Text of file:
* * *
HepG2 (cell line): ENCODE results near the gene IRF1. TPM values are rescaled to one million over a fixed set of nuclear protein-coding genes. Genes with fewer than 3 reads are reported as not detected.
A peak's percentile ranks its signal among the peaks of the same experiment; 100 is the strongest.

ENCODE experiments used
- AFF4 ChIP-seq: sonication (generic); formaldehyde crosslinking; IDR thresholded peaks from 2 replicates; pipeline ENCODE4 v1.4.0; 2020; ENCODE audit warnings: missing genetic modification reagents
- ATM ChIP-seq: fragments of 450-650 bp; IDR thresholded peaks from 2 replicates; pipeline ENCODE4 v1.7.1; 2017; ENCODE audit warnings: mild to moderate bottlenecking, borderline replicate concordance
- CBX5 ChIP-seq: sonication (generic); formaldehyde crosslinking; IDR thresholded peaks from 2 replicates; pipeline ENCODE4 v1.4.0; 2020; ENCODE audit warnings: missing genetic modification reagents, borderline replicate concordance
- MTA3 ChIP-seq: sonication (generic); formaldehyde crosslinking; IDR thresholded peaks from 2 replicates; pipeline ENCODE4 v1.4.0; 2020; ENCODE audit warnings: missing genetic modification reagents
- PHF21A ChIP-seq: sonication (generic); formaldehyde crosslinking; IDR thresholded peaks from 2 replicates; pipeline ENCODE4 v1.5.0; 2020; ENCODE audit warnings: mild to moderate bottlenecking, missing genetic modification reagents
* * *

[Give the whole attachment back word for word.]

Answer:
HepG2 (cell line): ENCODE results near the gene IRF1. TPM values are rescaled to one million over a fixed set of nuclear protein-coding genes. Genes with fewer than 3 reads are reported as not detected.
A peak's percentile ranks its signal among the peaks of the same experiment; 100 is the strongest.

ENCODE experiments used
- AFF4 ChIP-seq: sonication (generic); formaldehyde crosslinking; IDR thresholded peaks from 2 replicates; pipeline ENCODE4 v1.4.0; 2020; ENCODE audit warnings: missing genetic modification reagents
- ATM ChIP-seq: fragments of 450-650 bp; IDR thresholded peaks from 2 replicates; pipeline ENCODE4 v1.7.1; 2017; ENCODE audit warnings: mild to moderate bottlenecking, borderline replicate concordance
- CBX5 ChIP-seq: sonication (generic); formaldehyde crosslinking; IDR thresholded peaks from 2 replicates; pipeline ENCODE4 v1.4.0; 2020; ENCODE audit warnings: missing genetic modification reagents, borderline replicate concordance
- MTA3 ChIP-seq: sonication (generic); formaldehyde crosslinking; IDR thresholded peaks from 2 replicates; pipeline ENCODE4 v1.4.0; 2020; ENCODE audit warnings: missing genetic modification reagents
- PHF21A ChIP-seq: sonication (generic); formaldehyde crosslinking; IDR thresholded peaks from 2 replicates; pipeline ENCODE4 v1.5.0; 2020; ENCODE audit warnings: mild to moderate bottlenecking, missing genetic modification reagents